You need more votes than your opponents, not predecessors

First published on LabourList

Elections are simple affairs in a first-past-the-post country. The task of the candidate is to get more votes than their opponent. Not 50 per cent of the vote, nor a reliance on being enough people’s second preferences to deny your adversary victory. Just more – one will suffice – than the other person standing.

The role of the party leader is not dissimilar. More votes than the party on the opposite benches and you invariably get more seats in the House of Commons. This has been true in every election for time immemorial bar, February 1974 when the Conservatives beat Labour by more than 200,000 votes, but had four fewer seats, and 1951 when the reverse was true. 2015 was no close run thing. Labour polled two million fewer votes than the Tories.

The job of the party leader is to beat your opponent not your predecessor, or predecessor but one, for that matter.
It is going around that ‘Ed Miliband in 2015 got more votes in England and Wales than Tony Blair in 2005′.

I do not dispute this fact – I campaigned in 87 targets seats in the preceding 18 months trying to win many of those votes. Kinnock in 1992 also got more than Blair in 2005. But it is how they are distributed that matters. The fact that Blair got more votes than his opponents in every election he fought matters even more. This was not the case of his predecessor but one, nor his successor but one.

The crude number of votes the party received in 2015 had three factors in their favour. The numbers are worth looking at.

First, turnout was higher. 2005 was the second lowest turnout on record with just 61.3 per cent of the electorate actually voting. In 2015, it was 66.1. The available voters was therefore considerably higher. Blair’s 35.2 per cent of the vote still beats 2015’s measly 30.4 regardless of how many votes were cast.

Second, the population, and therefore available voters, was higher. In 2005, 44.2 million people were eligible to vote. In 2015, it was a massive 46.4 million. A higher percentage turnout on a bigger number of people will always give a larger pool of voters from which to get your vote. If you control for population size Miliband did worse than his party a decade before.

Third, the Liberal Democrats. In 2005 the Liberal Democrat vote had gone up by 3.7 per cent, largely taking their vote from the incumbent of the day. In 2015 it was 15.2 per cent down and Labour were no way near the beneficiary of this decline in the way the authors of the ’35 per cent strategy’ had predicted. Again those pesky Tories shot a hole through this potential for Labour. They did better against the Nick Clegg’s party than anyone would have ever expected. In addition, the upsurge in support gained from the minor coalition party was offset somewhat by the fact Labour actually lost – I repeat, lost – votes to the Tories.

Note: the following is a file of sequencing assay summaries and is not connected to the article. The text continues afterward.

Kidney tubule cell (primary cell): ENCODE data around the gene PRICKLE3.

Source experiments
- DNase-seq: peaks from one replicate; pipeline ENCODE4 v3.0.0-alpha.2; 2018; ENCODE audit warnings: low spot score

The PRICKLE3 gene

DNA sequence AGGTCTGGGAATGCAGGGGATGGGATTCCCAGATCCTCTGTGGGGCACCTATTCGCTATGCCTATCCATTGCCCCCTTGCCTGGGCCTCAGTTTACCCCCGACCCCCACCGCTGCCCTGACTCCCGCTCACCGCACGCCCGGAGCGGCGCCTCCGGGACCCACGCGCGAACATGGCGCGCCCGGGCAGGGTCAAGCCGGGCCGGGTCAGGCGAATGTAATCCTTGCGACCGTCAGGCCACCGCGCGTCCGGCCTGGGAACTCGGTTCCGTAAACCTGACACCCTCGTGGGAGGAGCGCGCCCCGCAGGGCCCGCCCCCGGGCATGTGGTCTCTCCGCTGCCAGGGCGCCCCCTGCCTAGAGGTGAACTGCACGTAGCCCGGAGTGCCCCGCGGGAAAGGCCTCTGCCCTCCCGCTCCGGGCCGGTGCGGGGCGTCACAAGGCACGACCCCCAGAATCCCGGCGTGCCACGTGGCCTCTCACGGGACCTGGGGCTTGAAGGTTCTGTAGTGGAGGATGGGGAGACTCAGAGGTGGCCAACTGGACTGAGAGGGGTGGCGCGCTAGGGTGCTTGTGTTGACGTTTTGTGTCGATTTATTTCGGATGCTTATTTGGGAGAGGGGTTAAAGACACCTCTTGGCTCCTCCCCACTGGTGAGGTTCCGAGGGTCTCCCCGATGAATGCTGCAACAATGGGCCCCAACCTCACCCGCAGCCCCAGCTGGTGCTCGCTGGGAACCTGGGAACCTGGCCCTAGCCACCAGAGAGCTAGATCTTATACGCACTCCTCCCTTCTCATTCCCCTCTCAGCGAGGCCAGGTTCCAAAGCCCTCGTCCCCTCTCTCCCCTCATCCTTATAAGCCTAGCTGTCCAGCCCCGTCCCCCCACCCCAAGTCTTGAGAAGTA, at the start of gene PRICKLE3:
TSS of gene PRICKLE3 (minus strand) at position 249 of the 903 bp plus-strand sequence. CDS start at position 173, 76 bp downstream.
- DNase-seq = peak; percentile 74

But back to the politics of this remark and why it matters now.

Comparing Blair’s low watermark – after eight years of what the proponents of this point seem to regard as a disaster – to Miliband’s bringing in of a new dawn is just ridiculous. Governments, other than David Cameron’s when up against Miliband, lose support. The scale of Miliband’s reforms that I very much hoped would be enacted were so huge that biggest party status or leading a minority or coalition government would not have sufficed. More importantly, change of this magnitude, is most likely to have required at least two terms. Even harder to achieve where your electoral strategy aims so low.

There is an element to this lame ‘fact’ that feels like ground hog day. In 2010 we had the ‘5 million votes’ nonsense. Blair was good but expecting an incumbent government to replenish the votes of the 3.5 million people who voted Labour in 1997 had died in the intervening years is madness. This feels the same.

Some in our party just cannot face up to the electoral reality for Labour because it mean acknowledging up that, as this month’s Progress magazine editorial says, “there is no alternative to winning than going to the people who voted Tory last time”. Fabian Society analysis shows that four out of five votes needed to win in 2020 must come from those who voted Tory in 2015. Those who want a Labour government again must aim to beat the Tories not Tony and, simply put, aim to get more than votes than our biggest opponent.

Richard Angell is the director of Progress

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